Saturday’s season opener in Athens was fun for about 2 quarters, as Georgia easily dispatched its designated victim, the Austin Peay Governors, scoring 38 points in the first half and then coasting through an abbreviated second half for a 45-0 win.
It was the kind of game that makes UGA’s published roster kind of useless, with the Dawgs emptying the bench.
Yes, fans got a taste of what they can expect to see this season, with Georgia using a tailback-by-committee approach that included quite a few passes to running backs, California transfer Demetris Robertson running for a 72-yard touchdown on a jet sweep the first and only time he’s touched the ball as a Bulldog, and both Jake Fromm and Justin Fields looking solid at quarterback.
But, the crowd (and the ESPN national viewing audience) also got a lot more of something they probably hadn’t expected — third-string walk-on freshman quarterback Matthew Downing taking the Georgia’s snaps starting with about 4 minutes left in the third quarter.
Of course, it was pretty much a given that the Dawgs would play just about everybody in this game against an FCS school. However, when the head coaches of the opposing sides get together late in the third quarter and decide, what the heck, let’s be merciful and trim 5 minutes off the game, you know it’s a matchup that provably never should have been scheduled in the first place.
(I heard from a couple of fans who complained about not getting the full 60 minutes of football they’d paid for, but the truth is that, long before the 10-minute fourth quarter started, most of the capacity crowd that filled Sanford Stadium at kickoff already had departed.)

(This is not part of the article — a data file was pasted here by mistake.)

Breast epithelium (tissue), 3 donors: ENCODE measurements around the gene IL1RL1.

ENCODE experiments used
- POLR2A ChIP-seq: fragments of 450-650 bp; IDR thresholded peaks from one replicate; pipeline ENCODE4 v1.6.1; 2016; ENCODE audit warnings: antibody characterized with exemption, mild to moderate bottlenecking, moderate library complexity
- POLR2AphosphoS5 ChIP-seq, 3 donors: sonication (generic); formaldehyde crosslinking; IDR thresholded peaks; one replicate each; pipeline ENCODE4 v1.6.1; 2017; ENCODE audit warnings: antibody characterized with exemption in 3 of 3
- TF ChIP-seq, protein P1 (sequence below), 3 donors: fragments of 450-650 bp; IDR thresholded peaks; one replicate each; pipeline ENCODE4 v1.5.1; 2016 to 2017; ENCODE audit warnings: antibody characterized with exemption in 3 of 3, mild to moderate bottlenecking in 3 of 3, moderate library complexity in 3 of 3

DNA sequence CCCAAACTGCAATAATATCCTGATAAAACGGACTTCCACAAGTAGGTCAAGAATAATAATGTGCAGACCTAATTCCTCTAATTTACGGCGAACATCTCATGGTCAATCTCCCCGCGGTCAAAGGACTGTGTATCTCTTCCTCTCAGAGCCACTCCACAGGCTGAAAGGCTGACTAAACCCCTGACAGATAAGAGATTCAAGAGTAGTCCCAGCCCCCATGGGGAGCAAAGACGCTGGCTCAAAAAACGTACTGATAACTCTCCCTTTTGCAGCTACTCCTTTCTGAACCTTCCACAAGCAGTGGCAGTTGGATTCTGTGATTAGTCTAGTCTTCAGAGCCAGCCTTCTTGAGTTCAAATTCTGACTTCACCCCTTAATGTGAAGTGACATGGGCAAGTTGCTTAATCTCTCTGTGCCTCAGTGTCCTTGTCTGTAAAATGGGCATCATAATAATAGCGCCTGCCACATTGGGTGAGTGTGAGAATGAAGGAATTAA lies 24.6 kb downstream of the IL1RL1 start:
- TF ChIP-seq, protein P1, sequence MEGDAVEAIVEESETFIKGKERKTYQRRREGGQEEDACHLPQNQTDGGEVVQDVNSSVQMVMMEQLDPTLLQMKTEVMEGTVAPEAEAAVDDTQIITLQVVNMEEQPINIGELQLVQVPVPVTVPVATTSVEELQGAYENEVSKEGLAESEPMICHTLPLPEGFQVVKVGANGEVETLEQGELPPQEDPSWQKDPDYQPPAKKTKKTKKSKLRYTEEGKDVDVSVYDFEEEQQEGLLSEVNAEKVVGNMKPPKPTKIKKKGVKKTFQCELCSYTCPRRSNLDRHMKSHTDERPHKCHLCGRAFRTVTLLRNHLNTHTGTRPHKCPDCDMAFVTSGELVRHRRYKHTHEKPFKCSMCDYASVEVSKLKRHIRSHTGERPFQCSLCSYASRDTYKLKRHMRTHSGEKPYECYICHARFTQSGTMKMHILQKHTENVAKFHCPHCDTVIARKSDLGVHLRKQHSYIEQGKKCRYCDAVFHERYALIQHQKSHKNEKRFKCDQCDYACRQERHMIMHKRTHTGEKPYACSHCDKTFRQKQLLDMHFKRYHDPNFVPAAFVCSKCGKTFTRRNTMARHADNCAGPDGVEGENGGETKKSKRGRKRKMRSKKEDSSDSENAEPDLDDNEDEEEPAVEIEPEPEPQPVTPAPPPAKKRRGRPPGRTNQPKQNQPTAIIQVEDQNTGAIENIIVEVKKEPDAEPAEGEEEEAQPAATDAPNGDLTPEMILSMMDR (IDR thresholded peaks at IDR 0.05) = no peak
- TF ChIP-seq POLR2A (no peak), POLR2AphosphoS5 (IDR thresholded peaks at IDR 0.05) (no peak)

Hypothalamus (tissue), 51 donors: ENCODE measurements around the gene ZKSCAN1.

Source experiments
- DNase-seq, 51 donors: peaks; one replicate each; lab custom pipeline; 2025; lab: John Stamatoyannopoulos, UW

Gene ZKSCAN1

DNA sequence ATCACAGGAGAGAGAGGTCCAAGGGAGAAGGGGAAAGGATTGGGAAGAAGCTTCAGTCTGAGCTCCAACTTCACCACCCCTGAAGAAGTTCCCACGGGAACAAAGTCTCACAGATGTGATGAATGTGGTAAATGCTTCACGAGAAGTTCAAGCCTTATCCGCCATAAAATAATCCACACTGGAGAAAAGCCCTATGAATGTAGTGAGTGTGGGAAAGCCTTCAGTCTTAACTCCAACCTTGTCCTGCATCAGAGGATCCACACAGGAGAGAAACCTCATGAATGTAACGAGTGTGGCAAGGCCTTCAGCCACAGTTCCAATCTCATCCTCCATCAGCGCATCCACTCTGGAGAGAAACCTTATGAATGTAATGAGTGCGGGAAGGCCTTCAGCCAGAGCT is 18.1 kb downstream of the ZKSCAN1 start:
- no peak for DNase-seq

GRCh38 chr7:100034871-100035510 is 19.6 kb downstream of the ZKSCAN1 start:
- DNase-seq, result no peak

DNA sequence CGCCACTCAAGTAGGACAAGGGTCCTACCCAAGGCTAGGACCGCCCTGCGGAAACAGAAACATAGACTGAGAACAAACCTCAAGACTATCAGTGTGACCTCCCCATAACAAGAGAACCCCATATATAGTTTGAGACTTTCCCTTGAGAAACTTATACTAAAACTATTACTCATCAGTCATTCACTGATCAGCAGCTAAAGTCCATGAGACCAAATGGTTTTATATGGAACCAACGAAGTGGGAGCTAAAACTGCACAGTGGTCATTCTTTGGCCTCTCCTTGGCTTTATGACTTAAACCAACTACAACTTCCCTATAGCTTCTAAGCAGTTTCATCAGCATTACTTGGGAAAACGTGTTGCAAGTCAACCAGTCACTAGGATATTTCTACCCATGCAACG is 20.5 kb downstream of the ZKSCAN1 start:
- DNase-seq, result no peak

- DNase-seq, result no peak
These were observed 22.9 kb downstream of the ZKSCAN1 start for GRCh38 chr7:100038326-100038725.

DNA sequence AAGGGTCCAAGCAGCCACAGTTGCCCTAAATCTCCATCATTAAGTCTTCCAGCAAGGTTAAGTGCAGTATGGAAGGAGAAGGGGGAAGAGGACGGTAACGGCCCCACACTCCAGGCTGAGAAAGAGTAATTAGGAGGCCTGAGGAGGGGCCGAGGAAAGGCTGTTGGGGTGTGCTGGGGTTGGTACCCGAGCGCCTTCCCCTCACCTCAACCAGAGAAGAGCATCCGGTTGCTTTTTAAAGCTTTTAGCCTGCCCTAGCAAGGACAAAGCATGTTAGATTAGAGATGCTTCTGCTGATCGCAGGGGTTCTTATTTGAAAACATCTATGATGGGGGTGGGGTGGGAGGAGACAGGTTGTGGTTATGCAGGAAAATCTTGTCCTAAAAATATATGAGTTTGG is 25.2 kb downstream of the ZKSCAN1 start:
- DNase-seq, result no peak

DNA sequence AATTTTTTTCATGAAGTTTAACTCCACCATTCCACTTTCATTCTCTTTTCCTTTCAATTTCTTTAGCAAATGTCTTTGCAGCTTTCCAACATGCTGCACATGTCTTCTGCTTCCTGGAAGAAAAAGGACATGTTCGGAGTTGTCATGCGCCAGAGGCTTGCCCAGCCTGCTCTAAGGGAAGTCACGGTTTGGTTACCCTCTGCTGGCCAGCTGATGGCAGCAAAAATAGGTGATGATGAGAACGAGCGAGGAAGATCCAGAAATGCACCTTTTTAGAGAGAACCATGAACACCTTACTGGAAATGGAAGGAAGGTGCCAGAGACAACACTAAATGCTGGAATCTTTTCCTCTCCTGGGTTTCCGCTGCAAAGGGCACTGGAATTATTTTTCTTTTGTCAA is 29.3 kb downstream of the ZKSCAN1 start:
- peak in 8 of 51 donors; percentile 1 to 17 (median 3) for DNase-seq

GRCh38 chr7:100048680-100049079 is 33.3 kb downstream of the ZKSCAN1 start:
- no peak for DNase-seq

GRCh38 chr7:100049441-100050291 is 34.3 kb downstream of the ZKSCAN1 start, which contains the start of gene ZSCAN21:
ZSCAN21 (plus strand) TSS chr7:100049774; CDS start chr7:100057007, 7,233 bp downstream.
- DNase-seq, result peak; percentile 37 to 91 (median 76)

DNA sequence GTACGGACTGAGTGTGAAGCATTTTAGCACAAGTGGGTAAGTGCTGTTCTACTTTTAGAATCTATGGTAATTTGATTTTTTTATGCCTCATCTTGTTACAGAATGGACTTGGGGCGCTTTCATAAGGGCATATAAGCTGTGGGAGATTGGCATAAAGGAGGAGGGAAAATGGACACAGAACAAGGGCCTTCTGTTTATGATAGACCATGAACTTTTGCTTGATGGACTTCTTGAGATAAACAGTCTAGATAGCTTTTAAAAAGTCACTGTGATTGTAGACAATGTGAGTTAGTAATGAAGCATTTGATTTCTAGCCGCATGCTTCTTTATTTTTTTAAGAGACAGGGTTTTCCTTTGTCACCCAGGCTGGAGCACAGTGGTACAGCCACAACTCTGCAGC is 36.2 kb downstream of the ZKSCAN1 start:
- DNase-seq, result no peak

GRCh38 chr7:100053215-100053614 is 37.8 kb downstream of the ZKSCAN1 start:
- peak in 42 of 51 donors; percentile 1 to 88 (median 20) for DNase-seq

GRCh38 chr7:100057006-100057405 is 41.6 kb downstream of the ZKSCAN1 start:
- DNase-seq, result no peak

At least, the Dawgs got to hit somebody other than themselves, which head coach Kirby Smart had indicated earlier in the week they were “chomping at the bit” to do.
About opening with such an opponent, Smart told Chuck Dowdle of the Bulldogs radio network, “You’d always rather start with a bigger game, but that wasn’t what we were presented with this year.”
Did the Dawgs look good during the two-quarters-plus they played before Smart took his foot off the gas? Yeah, but the problem with drawing any sort of conclusions about this team based on this game is that they probably would have had more meaningful opposition in an intrasquad scrimmage.
That’s not meant as an insult to the Govs; the team from Clarksville, Tenn., is considered a possible playoff contender at the lower level of Division 1 this year, and they played hard.
But, they don’t have as many players, and those they do have aren’t even close to SEC quality, so you have to temper any enthusiasm generated by the Dawgs’ showing with the knowledge that next week’s opponent, South Carolina, will be a much bigger challenge.
As Smart noted when discussing Robertson’s long TD run after the game, “He’s not in the condition he should be in. … He ran out of gas on that run. In the SEC, that might not have been a touchdown.”
Still, cupcake-game caveat aside, there were plenty of things for Dawgs fans to like in the game.